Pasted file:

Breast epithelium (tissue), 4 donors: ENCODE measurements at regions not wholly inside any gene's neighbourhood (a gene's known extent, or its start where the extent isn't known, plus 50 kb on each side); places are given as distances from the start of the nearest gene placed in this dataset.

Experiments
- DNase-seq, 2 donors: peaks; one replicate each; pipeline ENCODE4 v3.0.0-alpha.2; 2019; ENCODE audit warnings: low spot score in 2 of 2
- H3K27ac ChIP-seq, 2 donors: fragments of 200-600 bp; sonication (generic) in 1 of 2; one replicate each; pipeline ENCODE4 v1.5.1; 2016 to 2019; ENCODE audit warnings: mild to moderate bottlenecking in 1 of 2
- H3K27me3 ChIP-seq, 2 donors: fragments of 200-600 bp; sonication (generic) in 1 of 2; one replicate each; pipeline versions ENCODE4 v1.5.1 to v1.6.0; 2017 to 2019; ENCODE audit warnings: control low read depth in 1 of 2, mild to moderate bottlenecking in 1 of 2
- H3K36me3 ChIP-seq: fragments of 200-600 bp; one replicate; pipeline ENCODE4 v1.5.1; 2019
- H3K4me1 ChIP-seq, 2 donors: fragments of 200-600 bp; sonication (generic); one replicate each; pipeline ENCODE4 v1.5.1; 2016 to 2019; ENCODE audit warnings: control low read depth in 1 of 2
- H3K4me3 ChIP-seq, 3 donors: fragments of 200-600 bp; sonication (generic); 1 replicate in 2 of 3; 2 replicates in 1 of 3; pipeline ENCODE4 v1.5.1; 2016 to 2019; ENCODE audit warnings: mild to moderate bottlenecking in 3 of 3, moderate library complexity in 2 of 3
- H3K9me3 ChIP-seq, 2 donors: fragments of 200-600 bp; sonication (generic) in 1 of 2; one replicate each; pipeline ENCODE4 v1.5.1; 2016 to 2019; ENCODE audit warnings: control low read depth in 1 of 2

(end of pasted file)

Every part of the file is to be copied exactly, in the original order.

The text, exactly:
Breast epithelium (tissue), 4 donors: ENCODE measurements at regions not wholly inside any gene's neighbourhood (a gene's known extent, or its start where the extent isn't known, plus 50 kb on each side); places are given as distances from the start of the nearest gene placed in this dataset.

Experiments
- DNase-seq, 2 donors: peaks; one replicate each; pipeline ENCODE4 v3.0.0-alpha.2; 2019; ENCODE audit warnings: low spot score in 2 of 2
- H3K27ac ChIP-seq, 2 donors: fragments of 200-600 bp; sonication (generic) in 1 of 2; one replicate each; pipeline ENCODE4 v1.5.1; 2016 to 2019; ENCODE audit warnings: mild to moderate bottlenecking in 1 of 2
- H3K27me3 ChIP-seq, 2 donors: fragments of 200-600 bp; sonication (generic) in 1 of 2; one replicate each; pipeline versions ENCODE4 v1.5.1 to v1.6.0; 2017 to 2019; ENCODE audit warnings: control low read depth in 1 of 2, mild to moderate bottlenecking in 1 of 2
- H3K36me3 ChIP-seq: fragments of 200-600 bp; one replicate; pipeline ENCODE4 v1.5.1; 2019
- H3K4me1 ChIP-seq, 2 donors: fragments of 200-600 bp; sonication (generic); one replicate each; pipeline ENCODE4 v1.5.1; 2016 to 2019; ENCODE audit warnings: control low read depth in 1 of 2
- H3K4me3 ChIP-seq, 3 donors: fragments of 200-600 bp; sonication (generic); 1 replicate in 2 of 3; 2 replicates in 1 of 3; pipeline ENCODE4 v1.5.1; 2016 to 2019; ENCODE audit warnings: mild to moderate bottlenecking in 3 of 3, moderate library complexity in 2 of 3
- H3K9me3 ChIP-seq, 2 donors: fragments of 200-600 bp; sonication (generic) in 1 of 2; one replicate each; pipeline ENCODE4 v1.5.1; 2016 to 2019; ENCODE audit warnings: control low read depth in 1 of 2